Starving sea lion pups and seabirds up and down the West Coast this year may be part of a large-scale shift of the Pacific Ocean to warmer and less productive conditions, according to a new federal fisheries report.
The National Oceanic and Atmospheric Administration presented the findings on the warming Pacific in an annual report on the state of the waters off California.
"We are in some ways entering a situation we haven't seen before," Cisco Werner, director of the Southwest Fisheries Science Center in La Jolla, California, said in a statement from NOAA. The situation demands that scientists consider the impact on ocean life as a whole, Werner said.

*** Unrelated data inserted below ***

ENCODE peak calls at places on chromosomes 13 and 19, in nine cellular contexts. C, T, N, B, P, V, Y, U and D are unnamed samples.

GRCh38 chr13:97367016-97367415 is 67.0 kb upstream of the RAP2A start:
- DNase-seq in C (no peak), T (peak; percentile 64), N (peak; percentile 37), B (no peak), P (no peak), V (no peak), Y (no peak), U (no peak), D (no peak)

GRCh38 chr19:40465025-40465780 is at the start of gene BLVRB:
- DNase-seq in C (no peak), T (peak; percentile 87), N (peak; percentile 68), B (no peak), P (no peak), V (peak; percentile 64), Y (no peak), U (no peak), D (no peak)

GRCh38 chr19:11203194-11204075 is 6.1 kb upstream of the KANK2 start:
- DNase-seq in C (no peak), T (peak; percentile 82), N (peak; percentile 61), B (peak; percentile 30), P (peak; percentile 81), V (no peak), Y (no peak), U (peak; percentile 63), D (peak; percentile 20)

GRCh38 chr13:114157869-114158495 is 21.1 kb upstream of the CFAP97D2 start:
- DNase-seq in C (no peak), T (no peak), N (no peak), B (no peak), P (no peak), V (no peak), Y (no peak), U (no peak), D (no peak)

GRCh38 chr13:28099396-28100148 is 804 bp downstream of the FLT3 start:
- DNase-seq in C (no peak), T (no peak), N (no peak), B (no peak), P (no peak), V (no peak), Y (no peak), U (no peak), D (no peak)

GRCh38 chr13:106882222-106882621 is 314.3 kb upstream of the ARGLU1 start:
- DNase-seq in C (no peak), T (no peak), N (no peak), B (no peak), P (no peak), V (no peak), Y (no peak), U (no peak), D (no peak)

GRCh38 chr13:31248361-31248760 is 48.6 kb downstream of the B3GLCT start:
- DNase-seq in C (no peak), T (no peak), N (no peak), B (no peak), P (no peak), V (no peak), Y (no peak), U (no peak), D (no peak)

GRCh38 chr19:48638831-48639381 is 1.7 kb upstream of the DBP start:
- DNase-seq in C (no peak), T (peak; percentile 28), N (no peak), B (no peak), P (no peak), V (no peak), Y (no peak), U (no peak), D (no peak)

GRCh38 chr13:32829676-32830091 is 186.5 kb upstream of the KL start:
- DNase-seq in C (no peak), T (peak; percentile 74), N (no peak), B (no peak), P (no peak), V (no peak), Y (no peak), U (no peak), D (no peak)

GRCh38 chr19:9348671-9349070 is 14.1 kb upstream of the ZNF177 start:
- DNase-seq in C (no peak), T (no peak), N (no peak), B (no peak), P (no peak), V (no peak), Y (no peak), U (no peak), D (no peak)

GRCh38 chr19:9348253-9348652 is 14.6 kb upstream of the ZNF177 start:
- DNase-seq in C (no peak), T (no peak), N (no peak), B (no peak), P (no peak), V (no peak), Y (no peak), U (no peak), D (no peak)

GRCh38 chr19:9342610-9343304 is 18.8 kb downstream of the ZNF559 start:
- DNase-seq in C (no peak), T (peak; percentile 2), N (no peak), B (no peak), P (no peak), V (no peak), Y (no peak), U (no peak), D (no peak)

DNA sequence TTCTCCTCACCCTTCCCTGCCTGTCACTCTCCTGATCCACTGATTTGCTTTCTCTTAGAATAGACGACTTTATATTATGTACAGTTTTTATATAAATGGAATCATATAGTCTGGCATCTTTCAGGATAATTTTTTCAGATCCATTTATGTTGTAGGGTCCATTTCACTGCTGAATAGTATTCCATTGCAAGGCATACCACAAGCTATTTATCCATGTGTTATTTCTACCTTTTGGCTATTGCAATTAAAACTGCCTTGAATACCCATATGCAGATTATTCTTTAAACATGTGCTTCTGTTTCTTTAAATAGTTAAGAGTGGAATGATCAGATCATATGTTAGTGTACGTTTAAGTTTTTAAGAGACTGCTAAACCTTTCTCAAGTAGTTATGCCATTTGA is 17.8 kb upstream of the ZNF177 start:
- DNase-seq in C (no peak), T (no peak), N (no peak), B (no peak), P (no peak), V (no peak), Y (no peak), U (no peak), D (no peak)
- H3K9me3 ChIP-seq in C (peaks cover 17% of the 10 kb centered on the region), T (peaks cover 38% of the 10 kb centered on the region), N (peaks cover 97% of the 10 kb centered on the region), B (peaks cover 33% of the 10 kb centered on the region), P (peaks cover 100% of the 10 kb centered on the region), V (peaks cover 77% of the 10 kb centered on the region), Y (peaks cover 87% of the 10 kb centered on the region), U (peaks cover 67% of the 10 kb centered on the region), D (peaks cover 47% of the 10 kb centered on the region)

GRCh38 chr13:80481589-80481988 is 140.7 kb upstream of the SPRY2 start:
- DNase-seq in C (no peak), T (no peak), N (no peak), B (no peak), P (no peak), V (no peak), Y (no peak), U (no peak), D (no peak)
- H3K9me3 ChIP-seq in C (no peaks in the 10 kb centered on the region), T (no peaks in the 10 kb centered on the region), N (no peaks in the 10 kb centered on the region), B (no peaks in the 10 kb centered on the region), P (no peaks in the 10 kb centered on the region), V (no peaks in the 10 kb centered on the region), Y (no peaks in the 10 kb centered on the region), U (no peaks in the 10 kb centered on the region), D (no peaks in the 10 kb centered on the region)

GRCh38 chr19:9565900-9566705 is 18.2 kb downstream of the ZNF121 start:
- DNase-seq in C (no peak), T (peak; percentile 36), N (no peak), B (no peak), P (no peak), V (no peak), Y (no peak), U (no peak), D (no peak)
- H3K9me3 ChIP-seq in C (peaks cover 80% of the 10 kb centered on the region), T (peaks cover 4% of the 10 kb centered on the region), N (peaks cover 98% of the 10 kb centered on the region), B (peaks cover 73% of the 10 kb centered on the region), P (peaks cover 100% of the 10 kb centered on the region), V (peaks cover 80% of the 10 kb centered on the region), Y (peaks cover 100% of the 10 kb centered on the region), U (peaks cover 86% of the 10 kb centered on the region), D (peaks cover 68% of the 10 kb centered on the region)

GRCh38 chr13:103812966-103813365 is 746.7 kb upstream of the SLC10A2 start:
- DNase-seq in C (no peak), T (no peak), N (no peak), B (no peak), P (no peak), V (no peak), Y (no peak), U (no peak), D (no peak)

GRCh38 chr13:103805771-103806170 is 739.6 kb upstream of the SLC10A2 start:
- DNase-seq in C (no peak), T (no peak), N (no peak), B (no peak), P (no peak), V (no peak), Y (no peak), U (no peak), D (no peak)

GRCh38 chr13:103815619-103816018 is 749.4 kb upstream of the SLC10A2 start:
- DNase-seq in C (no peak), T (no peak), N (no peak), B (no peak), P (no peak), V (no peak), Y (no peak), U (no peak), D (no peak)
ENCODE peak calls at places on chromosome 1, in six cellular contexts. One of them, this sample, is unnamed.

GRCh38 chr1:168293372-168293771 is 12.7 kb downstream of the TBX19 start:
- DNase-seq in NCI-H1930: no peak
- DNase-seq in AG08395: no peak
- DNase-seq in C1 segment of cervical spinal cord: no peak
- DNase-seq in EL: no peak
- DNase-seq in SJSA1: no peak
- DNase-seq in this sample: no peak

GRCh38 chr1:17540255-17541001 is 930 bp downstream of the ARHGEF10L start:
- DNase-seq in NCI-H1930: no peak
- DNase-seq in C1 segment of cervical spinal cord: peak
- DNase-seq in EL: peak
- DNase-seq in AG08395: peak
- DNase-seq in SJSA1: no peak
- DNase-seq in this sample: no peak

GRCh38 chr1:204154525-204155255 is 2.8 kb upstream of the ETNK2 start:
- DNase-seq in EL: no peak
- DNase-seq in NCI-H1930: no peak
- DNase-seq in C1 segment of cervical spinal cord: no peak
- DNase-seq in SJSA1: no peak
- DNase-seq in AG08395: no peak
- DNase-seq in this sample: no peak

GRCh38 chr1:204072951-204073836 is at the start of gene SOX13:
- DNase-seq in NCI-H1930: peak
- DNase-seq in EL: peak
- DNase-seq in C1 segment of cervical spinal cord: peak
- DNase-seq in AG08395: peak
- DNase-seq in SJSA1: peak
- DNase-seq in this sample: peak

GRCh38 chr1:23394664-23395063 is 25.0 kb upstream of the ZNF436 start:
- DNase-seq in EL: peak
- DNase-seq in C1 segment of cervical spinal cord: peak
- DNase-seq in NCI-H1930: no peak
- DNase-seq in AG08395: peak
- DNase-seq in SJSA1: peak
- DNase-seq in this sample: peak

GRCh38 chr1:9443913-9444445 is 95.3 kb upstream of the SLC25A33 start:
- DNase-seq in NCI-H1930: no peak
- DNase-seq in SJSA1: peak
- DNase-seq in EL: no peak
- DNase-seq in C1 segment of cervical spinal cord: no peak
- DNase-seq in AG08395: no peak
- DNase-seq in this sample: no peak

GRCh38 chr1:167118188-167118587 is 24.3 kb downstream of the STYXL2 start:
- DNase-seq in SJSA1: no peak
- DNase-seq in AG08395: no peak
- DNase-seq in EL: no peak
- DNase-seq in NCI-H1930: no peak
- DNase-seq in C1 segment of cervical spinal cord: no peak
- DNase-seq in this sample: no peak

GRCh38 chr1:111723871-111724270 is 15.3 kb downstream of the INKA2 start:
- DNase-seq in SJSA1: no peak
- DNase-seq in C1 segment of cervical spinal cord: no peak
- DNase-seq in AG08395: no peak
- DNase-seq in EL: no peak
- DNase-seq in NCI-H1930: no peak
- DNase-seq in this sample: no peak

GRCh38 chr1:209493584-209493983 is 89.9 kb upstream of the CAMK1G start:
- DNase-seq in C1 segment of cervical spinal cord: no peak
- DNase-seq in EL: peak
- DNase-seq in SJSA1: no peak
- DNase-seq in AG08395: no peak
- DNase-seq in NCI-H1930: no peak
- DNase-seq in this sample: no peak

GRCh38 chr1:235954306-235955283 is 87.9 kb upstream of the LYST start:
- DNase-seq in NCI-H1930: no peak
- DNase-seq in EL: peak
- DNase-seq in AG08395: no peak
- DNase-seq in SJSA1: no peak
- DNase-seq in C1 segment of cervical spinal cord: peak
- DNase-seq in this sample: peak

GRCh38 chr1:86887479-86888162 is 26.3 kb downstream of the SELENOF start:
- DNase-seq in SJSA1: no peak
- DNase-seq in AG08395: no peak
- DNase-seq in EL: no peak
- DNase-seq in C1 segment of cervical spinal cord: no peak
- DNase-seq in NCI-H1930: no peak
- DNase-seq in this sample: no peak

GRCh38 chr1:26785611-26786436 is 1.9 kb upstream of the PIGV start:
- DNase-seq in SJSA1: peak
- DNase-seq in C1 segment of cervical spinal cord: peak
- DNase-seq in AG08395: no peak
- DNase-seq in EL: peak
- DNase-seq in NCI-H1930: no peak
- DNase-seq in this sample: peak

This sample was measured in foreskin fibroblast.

From 2014, waters off Southern California and the Gulf of Alaska turned significantly warmer than usual. The so-called "warm blobs" have grown to cover most of the West Coast, making for record-high water temperatures.
Tiny, energy-rich organisms that support the West Coast food chain have suffered in the warming water, the report said. Discoveries of large numbers of emaciated young sea lions off California and starving seabirds off Oregon and Washington may reflect dwindling nourishment overall as the Pacific warms, the study said.
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